Published: 08/12/2012 - Updated: 07/25/2016
Author: S.M. Aiquipa
Sleep deprivation in children was associated with memory, learning and intellectual level, new studies revealed that a child who does not take naps daily may be prone to low levels of joy, interest and ability to solve problems.
A research by the University of Colorado in the United States says that without the daily siesta, a child may affect normal brain development, exposing themselves to risk of mood and emotional problems.
The test was to evaluate a group of infants between 30 and 36 months while playing puzzles with pictures of two types, one with solution and other without it.
The first test was made after a normal nap of 90 minutes, and on another day, they were deprived from their nap routine.
Lack of Joy
The results showed that the second day, without taking a nap, infants showed a decrease of 34% of positive emotional expressions when they finished assembling the puzzle (with solution). Also they increased by 31% negative emotional responses failuring to complete the puzzle without solution and a 39% reduction in the expression of confusion when trying to end this type of puzzle (no solution).
The confusion, say the experts, is a positive result, i.e., it is normally when a child knows something goes wrong, he/she acts confused and asks for help from others, also it is an indicator that they are involved in their world.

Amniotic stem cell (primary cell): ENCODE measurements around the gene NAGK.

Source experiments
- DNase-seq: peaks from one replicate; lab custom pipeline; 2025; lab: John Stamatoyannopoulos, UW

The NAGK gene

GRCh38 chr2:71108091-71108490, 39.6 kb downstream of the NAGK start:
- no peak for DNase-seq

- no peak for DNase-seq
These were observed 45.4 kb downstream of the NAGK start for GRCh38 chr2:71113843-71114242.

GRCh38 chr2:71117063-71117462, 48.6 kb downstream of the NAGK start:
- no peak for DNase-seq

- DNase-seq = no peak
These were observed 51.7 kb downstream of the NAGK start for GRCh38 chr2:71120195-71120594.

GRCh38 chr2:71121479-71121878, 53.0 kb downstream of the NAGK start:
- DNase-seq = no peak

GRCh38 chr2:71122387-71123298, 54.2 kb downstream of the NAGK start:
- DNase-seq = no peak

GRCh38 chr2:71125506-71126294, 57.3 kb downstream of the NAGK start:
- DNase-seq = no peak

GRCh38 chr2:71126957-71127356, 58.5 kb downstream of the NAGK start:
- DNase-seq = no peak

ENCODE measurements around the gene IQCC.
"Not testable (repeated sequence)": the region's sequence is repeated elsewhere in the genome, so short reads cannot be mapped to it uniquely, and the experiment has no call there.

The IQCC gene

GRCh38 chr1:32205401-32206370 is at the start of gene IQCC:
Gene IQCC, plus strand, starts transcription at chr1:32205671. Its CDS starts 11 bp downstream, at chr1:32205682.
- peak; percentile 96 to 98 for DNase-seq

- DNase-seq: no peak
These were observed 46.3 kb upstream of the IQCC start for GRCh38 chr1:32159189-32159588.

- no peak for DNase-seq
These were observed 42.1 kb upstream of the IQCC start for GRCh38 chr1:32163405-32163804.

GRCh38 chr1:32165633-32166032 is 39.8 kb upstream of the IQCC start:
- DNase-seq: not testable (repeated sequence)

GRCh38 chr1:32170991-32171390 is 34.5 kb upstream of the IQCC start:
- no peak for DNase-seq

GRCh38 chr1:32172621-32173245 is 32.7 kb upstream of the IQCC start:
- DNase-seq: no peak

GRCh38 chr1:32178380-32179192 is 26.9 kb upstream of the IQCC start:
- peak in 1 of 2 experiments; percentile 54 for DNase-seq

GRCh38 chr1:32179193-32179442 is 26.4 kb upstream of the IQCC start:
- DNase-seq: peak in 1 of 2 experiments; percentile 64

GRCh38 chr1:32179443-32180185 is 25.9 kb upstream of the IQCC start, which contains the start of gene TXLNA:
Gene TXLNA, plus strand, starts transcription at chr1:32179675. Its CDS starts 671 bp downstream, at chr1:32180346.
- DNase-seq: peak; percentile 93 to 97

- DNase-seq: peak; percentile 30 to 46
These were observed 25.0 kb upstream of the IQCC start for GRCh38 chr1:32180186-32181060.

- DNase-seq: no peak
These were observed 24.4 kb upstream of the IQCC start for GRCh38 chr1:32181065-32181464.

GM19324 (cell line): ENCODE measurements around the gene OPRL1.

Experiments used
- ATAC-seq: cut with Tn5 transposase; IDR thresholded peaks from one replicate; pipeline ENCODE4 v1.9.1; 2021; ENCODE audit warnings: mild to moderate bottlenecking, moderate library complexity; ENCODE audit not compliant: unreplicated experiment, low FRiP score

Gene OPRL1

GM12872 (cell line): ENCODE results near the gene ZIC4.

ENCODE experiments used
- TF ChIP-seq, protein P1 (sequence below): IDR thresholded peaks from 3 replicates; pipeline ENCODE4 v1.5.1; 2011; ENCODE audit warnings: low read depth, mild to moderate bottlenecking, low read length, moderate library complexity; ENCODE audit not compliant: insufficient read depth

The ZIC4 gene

That is why the completion of the investigation recommended that parents shouldn’t deprive the kids moments of nap, which are necessary for optimal development, not only physical but also neurological.
Hyperactivity and obesity
But those are not all the consequences of sleep deprivation, according to another study by the University of Montreall in Canada, children who don’t sleep enough hours could be prone to overweight and hyperactivity.
According to experts, the relationship between sleep and weight could be explained by changes in hormone secretions caused by lack of sleep.
They explain that when we sleep less, we produce more ghrelin, a hormone that triggers hunger. This hormone is produced by endocrine epithelial cells from a part of your stomach called fundus.
The lack of sleep also produces lower production of leptin, a hormone produced mainly by adipocytes (fat cells of the body). Leptin provides information about cellular metabolism, and its function is to decrease food intake.
With respect to hyperactivity, 22% of children who slept less than 10 hours, at the age of two and a half, were hyperactive at age six. This percentage is twice higher than the rate observed among children who slept 10 or 11 hours a night, at the same age.
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